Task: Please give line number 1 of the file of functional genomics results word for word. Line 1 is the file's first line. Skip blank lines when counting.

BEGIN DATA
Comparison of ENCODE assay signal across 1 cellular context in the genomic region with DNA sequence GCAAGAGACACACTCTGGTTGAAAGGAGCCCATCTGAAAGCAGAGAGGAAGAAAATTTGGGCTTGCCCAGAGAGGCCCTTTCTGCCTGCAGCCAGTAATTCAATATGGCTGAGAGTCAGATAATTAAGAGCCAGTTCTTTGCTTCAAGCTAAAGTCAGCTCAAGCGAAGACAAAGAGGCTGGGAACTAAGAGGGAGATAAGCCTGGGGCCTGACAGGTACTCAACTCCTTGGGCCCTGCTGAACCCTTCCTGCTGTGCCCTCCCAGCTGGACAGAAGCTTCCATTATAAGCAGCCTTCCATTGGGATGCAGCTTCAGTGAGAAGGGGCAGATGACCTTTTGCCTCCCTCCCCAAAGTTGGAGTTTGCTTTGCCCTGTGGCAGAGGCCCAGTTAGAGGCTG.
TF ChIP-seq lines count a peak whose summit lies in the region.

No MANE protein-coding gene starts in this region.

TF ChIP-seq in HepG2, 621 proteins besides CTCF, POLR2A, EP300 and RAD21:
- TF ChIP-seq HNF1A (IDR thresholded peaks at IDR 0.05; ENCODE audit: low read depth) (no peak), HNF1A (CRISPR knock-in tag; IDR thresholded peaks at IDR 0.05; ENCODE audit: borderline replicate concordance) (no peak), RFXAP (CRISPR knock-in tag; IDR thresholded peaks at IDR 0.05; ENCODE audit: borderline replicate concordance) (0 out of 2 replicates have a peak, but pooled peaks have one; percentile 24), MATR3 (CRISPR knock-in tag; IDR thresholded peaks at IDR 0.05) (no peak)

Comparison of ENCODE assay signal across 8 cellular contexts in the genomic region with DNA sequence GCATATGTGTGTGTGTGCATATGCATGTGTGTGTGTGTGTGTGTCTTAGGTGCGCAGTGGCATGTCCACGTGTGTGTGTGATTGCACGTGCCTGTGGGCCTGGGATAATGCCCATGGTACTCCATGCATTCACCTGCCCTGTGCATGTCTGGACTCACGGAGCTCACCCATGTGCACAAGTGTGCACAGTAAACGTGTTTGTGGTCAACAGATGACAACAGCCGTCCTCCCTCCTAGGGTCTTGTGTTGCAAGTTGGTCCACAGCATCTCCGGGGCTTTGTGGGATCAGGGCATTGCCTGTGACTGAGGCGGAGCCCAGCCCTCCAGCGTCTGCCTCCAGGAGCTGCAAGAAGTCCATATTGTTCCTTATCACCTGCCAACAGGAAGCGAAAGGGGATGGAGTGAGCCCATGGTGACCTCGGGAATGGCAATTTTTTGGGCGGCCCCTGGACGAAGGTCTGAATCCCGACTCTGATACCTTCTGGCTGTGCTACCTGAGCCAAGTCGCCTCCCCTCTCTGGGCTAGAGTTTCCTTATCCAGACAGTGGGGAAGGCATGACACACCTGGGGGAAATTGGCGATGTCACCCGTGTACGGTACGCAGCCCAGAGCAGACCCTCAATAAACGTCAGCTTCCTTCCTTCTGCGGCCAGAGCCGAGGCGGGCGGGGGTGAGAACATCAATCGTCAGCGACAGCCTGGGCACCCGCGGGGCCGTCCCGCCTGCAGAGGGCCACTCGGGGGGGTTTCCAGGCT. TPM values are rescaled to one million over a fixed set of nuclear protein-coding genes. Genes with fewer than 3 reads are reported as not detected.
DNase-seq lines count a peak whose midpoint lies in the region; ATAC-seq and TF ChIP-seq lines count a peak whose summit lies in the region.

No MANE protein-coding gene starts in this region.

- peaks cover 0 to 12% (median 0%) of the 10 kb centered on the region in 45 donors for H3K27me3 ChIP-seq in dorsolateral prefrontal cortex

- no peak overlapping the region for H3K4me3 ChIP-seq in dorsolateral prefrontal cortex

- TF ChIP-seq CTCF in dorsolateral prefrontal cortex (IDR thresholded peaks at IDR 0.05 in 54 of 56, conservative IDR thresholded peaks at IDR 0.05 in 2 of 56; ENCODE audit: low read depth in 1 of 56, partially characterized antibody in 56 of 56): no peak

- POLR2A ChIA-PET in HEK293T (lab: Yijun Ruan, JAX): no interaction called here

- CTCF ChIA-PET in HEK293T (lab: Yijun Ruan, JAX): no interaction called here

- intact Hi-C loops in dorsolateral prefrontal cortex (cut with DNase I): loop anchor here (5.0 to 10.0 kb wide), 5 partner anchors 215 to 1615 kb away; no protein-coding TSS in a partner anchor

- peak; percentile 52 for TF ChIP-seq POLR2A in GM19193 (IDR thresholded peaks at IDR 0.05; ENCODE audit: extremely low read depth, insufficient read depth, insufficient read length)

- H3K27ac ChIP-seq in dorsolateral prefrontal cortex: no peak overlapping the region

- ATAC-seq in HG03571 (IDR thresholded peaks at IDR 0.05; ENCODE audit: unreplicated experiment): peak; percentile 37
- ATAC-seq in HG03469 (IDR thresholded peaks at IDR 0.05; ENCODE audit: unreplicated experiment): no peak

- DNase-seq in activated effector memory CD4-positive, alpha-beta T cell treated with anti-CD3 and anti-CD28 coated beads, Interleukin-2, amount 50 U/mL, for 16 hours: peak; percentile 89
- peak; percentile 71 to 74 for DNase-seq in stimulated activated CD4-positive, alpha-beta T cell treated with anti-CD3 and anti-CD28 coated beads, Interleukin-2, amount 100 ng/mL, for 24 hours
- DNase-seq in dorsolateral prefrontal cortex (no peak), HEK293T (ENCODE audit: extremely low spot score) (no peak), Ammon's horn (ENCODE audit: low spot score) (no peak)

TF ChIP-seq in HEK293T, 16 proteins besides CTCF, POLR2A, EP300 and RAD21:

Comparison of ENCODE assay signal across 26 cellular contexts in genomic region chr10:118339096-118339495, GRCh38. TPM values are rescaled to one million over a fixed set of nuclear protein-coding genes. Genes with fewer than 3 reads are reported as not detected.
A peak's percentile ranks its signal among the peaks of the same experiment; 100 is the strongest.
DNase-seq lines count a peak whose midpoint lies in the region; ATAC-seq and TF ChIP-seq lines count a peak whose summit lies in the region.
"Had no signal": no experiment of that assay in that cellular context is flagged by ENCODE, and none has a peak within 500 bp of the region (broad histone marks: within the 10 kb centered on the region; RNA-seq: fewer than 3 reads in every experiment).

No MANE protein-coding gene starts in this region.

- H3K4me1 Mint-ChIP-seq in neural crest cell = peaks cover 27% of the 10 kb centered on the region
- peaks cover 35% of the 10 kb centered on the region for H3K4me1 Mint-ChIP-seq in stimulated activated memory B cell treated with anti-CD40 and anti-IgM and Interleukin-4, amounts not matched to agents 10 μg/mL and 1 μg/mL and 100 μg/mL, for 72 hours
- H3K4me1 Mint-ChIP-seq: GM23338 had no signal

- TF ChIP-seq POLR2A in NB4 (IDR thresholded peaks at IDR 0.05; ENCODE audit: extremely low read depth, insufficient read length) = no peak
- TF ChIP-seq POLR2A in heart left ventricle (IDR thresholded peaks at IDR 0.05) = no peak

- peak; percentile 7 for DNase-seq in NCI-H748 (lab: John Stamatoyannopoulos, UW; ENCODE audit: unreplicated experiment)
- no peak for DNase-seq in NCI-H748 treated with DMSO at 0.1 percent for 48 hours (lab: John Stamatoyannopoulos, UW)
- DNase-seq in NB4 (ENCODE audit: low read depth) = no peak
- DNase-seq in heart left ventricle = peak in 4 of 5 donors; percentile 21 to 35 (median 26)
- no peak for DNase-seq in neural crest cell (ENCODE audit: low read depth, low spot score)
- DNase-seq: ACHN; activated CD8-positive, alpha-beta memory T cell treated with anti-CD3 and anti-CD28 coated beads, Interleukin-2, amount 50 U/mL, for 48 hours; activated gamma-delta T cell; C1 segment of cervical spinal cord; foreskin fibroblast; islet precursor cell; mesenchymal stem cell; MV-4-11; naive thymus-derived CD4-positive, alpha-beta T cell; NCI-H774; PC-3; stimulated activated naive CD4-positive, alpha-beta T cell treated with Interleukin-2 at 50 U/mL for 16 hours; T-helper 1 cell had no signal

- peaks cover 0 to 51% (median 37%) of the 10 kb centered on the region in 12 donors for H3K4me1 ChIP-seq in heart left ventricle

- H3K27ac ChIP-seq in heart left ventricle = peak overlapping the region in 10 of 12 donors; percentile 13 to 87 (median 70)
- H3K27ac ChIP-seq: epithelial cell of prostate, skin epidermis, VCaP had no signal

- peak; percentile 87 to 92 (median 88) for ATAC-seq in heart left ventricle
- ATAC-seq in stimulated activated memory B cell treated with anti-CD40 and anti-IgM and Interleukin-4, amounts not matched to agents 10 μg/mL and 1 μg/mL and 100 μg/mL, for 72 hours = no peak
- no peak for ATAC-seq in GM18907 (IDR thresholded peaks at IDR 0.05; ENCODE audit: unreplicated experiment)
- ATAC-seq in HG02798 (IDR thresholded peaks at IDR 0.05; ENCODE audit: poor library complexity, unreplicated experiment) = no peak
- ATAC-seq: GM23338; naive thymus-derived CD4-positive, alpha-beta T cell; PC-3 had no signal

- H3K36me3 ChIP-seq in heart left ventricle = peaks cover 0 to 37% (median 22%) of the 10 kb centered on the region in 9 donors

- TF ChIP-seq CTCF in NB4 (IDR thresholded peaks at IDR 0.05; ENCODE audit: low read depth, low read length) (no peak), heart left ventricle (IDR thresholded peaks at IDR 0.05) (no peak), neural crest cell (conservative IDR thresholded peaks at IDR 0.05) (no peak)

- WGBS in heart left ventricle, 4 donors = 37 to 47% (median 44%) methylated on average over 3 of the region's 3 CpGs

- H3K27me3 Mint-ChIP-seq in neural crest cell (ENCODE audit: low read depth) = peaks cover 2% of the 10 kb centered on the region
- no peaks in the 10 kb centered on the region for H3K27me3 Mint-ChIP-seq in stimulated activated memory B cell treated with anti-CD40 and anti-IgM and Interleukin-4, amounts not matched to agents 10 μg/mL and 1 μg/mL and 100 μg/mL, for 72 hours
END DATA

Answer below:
Comparison of ENCODE assay signal across 1 cellular context in the genomic region with DNA sequence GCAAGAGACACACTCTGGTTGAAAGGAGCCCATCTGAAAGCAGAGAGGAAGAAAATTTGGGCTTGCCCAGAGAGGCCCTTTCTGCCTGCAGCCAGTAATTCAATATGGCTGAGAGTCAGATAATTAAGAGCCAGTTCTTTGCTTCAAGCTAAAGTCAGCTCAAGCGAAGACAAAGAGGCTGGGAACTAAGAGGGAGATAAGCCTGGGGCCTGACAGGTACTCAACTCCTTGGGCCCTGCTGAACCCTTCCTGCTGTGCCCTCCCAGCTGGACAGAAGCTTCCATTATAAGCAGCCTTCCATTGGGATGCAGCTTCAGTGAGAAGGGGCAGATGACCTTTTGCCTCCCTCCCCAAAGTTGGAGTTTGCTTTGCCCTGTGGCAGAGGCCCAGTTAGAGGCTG.